Writing is above all a tool for transmitting a text. Can it also be considered an artistic expression?
Arabic script is a great example to illustrate this point. It reflects as many aesthetic expressions as the number of regions in which it is written. Let us observe, for example, the peculiarities of the Maghribi style, used in the Maghreb from the 10th century CE, or the originality of the Bihari style in the manuscripts made in India in the 15th century. These writing styles all convey a single text: the Qur’an, but there is a striking contrast between this textual unicity and its formal diversity. This variety of forms is an expression of a specific place, a time, and a community. And sometimes, of a particular calligrapher or his patron ...
What are the aesthetics of Kufic script?
Long before the birth of these calligraphic styles, a style of writing called “Kufic” prevailed for several centuries on monumental inscriptions, coins and Qur’anic manuscripts. The Kufic script takes its name from the 15th century Arabic literature and describes a system of ancient, angular, stiff characters that originated in – or was used in - the city of Kufa. In other words, it appears that a single style was used in a range of media and for different purposes. In fact, the Kufic script reflects aesthetic variations as rich as those between the Maghribi and Bihari styles.
Within this broad Kufic stylistic family, variations may have been expressed in the thickness of a line, from thin, uniform drawings to far heavier script. In some specimens, the lines are up to 2 centimeters wide, with a striking contrast between thicker and thinner strokes. We can infer that quills (qalam) and the ways of trimming their nibs changed from one script to another.
Variations may also have involved lengthening the letters by pushing horizontal lines to the limits of the writing area (mashq) or superimposing vertical strokes.
Kufic script (D.I), Paris BnF Arabe 350, f.170a
Aesthetics may also have been expressed through various inks and colored pigments. The Qur’anic text is nearly always written using a black ink that has been identified as a metal-gall ink known for its durability, while colored pigments are reserved for paratextual elements such as titles or vocalization.
Kufic script (D.Vc), SBB, 8v
There are a few exceptions, however. Among the Qur’an manuscripts found in the Damascus Umayyad Great Mosque, rare specimens reveal a complex, impressive combination of red, green and black inks that alternate in geometrical patterns. Other deluxe copies are written entirely with gold leaf, such as the famous Blue Qur’an, many of whose folios were discovered in Kairouan.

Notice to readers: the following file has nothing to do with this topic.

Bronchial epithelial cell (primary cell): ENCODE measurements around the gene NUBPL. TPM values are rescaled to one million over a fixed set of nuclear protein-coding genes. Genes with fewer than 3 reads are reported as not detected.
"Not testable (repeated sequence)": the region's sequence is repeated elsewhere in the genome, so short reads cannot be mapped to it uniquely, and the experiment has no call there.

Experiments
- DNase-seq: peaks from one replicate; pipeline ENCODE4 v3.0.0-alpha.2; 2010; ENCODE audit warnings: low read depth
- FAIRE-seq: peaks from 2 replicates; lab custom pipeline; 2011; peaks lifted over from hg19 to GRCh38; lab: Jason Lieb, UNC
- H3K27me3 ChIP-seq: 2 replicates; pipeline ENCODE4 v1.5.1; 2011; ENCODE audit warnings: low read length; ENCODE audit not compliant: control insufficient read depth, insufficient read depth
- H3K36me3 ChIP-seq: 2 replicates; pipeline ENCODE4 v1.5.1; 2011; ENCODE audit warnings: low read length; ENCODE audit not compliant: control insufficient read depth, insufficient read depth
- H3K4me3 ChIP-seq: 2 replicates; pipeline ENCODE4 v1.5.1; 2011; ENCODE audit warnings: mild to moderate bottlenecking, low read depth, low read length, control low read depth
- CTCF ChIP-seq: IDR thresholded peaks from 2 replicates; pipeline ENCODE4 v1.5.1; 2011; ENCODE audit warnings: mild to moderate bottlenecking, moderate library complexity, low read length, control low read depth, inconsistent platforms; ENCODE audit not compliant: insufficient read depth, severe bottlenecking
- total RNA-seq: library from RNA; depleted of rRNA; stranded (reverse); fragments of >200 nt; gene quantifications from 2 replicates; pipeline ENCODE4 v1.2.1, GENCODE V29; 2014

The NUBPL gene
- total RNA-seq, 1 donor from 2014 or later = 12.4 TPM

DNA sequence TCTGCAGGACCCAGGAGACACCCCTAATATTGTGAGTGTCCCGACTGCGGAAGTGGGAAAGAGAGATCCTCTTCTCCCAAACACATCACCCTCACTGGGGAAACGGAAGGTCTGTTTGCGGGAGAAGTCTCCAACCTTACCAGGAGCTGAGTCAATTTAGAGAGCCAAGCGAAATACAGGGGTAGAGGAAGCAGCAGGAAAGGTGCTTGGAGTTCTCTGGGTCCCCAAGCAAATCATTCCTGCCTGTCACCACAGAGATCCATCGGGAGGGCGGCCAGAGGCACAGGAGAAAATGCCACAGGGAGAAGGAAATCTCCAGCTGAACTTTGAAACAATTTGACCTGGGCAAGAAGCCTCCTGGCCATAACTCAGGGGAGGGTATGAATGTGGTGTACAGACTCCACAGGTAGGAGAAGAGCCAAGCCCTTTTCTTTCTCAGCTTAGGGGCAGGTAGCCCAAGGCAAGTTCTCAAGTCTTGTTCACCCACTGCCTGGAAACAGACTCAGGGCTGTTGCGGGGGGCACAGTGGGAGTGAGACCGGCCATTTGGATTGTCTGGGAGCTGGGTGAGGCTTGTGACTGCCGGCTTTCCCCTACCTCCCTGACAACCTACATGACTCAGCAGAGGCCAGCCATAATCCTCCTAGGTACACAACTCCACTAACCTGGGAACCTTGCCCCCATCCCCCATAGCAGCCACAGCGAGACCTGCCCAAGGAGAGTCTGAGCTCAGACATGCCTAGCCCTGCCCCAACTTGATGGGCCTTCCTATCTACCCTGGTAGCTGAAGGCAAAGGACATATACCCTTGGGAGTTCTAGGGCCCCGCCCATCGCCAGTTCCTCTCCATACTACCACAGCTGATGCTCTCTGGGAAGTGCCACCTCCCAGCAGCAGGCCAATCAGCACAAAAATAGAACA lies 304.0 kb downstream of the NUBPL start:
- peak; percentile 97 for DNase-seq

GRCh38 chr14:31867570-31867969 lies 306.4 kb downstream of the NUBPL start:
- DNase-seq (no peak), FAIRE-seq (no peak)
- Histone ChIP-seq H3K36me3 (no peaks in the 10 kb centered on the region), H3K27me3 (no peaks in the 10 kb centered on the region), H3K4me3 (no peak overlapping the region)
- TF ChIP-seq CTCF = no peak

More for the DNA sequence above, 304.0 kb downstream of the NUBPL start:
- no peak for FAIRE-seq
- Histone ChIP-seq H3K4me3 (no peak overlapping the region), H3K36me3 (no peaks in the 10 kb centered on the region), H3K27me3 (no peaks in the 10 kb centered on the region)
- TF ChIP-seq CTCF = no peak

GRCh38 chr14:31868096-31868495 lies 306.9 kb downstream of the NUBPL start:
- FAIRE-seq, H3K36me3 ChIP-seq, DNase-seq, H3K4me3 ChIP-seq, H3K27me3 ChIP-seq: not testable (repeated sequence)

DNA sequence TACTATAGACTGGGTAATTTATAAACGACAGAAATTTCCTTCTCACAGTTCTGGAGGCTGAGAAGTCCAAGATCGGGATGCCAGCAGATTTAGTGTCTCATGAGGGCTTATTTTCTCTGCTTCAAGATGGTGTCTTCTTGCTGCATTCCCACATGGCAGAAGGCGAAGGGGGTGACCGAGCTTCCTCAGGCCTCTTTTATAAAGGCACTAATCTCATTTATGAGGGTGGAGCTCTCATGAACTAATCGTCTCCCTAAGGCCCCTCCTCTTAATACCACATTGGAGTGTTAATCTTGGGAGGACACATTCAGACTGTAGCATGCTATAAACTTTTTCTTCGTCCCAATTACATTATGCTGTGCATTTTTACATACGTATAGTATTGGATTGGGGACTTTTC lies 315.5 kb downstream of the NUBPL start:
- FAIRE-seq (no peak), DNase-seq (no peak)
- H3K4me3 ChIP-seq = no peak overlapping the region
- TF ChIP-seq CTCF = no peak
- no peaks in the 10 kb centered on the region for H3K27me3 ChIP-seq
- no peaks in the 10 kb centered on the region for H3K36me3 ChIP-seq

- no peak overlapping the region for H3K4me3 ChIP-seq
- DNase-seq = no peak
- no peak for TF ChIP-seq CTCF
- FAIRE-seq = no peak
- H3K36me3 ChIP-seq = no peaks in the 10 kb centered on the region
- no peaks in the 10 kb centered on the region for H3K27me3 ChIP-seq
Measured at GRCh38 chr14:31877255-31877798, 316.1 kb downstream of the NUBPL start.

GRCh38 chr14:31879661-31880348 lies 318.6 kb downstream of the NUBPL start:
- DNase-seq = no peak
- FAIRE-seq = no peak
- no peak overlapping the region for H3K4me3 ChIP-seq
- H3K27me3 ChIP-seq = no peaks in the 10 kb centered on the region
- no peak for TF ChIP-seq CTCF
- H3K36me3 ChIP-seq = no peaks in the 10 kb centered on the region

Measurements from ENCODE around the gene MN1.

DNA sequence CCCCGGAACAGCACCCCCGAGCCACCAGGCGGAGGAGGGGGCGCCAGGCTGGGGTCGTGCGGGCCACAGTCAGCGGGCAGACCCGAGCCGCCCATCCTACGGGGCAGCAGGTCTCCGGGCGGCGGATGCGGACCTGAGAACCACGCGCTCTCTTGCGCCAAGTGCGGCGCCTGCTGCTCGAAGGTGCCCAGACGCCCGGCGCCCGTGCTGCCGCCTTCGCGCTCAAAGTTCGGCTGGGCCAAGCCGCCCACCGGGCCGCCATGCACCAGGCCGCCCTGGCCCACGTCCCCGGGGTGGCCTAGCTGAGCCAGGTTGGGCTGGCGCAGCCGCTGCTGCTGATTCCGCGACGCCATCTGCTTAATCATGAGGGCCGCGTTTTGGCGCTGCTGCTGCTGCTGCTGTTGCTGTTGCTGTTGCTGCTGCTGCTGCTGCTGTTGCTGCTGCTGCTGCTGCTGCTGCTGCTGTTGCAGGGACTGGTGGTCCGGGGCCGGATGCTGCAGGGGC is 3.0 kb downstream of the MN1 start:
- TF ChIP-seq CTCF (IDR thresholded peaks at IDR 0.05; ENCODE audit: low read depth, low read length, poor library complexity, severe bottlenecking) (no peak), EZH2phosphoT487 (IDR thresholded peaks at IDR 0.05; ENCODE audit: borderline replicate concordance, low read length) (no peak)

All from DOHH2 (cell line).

The Blue Qur’an, Gold ink on dyed parchment, IMA
Do these aesthetic variations reflect different stages of development or production sites?
Unfortunately, most ancient Qur’an manuscripts are now reduced to fragments scattered around the world among museums, libraries or private collections. They bear no dates, no places of production, or names of calligraphers or patrons. Only an in-depth analysis of these manuscripts can help to reveal the secrets of these variations. First, by situating them at a precise moment during the Umayyad or the Abbasid era. Second, by localizing areas of production and circulation paths.
Kufic style (B.II). Diacritical system, vowels and binding pointing to Maghreb. Paris, BnF Arabe 6982, f.2a
Kufic manuscripts sometimes carry material evidence that they later circulated in the Maghreb or Eastern lands. Is there a link between these places and the manuscripts’ origins? How far did they travel from where they were produced? Could we imagine that their stylistic variations are expressions of local circumstances of production? Anyway, the city of Kufa who gave birth to the Kufic script is far back in time and space from these examples. Is an original specimen from this city even preserved today? This we hope to find out someday.
Dr. Eléonore Cellard is specialist in Qur’ānic manuscripts. She started her research activities in 2008, under the supervision of François Déroche. In 2015, she submitted her dissertation intitled “The written transmission of the Qur’ān. Study of a corpus of manuscripts from the 2nd H./8th CE” (INALCO/EPHE). Until 2018, she carried on her research at the Collège de France, as research assistant and post-doctoral researcher. Involved first in the French-German Coranica project, then in the Paleocoran project, she published Codex Amrensis 1, the first volume of the collection of facsimile and diplomatic editions of the earliest Qur’ans (Brill, 2018).
For more information, follow Dr. Eléonore Cellard on Twitter https://twitter.com/cellardeleonore
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